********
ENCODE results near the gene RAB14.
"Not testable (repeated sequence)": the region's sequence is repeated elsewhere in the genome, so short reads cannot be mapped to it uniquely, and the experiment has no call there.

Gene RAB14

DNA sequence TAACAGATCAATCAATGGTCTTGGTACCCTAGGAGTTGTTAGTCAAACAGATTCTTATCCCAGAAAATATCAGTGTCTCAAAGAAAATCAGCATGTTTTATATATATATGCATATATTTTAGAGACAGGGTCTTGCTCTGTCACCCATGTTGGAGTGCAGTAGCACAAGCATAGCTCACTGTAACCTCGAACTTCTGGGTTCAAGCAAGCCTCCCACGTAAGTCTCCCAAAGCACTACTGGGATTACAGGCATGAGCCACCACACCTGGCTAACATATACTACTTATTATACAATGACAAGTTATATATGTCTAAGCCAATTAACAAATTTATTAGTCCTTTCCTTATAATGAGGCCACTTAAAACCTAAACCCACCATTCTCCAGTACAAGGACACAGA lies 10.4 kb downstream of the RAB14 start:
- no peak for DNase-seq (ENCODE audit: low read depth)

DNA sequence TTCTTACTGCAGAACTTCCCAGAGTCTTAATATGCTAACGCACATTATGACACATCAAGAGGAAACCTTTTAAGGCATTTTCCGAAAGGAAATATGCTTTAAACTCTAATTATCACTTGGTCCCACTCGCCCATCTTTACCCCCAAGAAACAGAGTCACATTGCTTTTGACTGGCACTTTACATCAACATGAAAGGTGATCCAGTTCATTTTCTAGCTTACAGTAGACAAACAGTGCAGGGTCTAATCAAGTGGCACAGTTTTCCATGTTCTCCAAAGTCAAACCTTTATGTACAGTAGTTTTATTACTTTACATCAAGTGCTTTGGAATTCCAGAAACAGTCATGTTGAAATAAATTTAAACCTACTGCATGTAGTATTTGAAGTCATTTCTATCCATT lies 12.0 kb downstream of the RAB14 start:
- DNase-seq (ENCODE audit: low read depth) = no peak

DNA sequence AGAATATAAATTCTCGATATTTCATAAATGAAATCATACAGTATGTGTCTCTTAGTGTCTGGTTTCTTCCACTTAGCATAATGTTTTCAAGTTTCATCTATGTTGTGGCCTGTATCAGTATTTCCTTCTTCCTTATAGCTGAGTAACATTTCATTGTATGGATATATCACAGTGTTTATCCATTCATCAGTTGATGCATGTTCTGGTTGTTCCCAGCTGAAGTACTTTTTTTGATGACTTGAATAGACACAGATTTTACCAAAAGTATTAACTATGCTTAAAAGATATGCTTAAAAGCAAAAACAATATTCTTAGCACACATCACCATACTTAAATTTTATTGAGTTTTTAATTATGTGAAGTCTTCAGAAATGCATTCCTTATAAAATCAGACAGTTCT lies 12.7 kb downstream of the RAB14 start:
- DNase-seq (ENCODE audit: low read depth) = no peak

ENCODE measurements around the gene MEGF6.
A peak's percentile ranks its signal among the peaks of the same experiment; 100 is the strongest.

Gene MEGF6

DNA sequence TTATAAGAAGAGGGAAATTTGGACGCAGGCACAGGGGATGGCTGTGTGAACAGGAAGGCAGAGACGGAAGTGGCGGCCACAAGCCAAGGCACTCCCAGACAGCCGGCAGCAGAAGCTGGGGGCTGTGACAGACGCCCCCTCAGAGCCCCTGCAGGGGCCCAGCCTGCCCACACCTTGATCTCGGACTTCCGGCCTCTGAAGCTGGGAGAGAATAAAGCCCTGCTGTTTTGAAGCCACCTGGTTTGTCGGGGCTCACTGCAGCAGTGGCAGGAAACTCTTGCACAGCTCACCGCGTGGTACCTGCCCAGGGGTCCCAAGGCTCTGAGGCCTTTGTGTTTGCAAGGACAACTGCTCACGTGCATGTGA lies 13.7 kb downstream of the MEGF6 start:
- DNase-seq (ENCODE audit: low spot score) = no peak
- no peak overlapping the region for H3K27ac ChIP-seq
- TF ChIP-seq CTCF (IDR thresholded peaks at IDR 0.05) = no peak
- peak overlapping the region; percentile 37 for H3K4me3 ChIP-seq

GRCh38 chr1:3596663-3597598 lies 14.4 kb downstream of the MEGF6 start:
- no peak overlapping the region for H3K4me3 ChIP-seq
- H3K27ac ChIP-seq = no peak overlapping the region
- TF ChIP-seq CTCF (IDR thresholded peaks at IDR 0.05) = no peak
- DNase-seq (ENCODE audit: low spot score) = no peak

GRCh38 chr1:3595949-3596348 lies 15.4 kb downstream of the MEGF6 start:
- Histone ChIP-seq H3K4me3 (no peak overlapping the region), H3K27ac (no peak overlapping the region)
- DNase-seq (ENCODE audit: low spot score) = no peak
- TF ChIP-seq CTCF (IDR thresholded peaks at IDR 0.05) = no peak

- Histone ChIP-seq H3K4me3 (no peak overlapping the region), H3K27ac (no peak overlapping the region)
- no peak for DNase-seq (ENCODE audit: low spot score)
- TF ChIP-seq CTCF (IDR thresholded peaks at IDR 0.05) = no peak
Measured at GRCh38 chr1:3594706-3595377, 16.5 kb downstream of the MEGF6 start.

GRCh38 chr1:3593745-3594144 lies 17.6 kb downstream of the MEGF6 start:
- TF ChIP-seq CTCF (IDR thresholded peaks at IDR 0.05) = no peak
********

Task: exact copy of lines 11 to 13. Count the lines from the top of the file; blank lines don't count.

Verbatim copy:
A peak's percentile ranks its signal among the peaks of the same experiment; 100 is the strongest.

Gene MEGF6

DNA sequence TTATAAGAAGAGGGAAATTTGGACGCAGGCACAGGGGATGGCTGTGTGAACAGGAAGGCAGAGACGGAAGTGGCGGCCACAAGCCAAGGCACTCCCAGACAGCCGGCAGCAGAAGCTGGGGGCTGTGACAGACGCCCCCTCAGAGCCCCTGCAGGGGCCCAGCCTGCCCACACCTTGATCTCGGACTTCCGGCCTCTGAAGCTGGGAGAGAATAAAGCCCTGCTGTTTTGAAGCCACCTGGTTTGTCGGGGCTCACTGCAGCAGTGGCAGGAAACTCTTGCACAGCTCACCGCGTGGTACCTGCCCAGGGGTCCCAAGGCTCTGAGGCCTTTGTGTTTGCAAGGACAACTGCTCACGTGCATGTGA lies 13.7 kb downstream of the MEGF6 start: